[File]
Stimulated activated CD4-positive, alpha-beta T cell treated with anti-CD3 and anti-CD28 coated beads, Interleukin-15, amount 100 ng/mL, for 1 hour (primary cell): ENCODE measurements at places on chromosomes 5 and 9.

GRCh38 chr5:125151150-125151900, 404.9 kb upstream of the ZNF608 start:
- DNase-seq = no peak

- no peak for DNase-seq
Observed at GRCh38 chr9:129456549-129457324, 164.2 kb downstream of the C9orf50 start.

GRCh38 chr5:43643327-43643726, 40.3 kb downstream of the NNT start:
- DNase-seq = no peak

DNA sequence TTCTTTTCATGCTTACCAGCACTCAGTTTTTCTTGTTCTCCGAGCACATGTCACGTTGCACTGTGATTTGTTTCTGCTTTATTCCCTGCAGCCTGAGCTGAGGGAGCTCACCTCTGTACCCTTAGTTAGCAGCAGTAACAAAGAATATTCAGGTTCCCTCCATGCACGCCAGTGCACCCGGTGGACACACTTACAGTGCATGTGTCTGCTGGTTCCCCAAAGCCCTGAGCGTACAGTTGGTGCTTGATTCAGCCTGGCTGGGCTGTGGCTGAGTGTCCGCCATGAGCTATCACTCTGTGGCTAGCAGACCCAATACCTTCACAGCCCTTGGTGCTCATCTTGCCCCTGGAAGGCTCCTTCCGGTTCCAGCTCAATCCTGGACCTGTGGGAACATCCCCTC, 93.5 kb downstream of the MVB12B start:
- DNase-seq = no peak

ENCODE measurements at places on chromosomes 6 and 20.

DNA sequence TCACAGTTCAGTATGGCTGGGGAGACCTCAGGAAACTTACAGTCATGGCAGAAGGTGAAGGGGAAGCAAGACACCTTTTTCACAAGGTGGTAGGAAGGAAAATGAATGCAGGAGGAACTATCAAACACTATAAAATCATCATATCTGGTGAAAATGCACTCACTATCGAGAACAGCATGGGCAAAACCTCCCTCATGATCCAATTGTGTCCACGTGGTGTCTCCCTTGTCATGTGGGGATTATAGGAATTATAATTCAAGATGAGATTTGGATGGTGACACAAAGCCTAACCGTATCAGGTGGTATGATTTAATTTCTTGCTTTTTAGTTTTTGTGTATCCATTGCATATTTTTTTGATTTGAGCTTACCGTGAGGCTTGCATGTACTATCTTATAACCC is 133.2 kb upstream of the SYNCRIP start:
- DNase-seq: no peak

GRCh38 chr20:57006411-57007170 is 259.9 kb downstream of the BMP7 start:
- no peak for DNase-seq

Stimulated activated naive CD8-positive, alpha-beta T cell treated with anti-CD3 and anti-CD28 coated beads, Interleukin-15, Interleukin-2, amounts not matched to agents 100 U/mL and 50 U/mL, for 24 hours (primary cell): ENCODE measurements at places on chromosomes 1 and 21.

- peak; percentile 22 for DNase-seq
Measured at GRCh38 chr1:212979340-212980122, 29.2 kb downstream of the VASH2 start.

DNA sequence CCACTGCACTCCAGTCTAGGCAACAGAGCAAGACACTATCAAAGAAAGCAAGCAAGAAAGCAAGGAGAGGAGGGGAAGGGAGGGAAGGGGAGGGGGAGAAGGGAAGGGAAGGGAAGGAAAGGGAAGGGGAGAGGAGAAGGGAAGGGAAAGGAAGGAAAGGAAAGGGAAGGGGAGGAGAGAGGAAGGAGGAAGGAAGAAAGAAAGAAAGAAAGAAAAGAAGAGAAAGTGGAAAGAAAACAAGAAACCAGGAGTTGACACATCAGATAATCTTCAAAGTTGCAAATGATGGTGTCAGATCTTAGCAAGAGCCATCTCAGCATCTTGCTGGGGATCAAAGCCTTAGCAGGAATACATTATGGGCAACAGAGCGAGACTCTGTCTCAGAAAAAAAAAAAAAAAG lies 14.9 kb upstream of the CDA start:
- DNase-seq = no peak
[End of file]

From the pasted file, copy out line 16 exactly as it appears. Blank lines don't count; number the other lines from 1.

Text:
- peak; percentile 22 for DNase-seq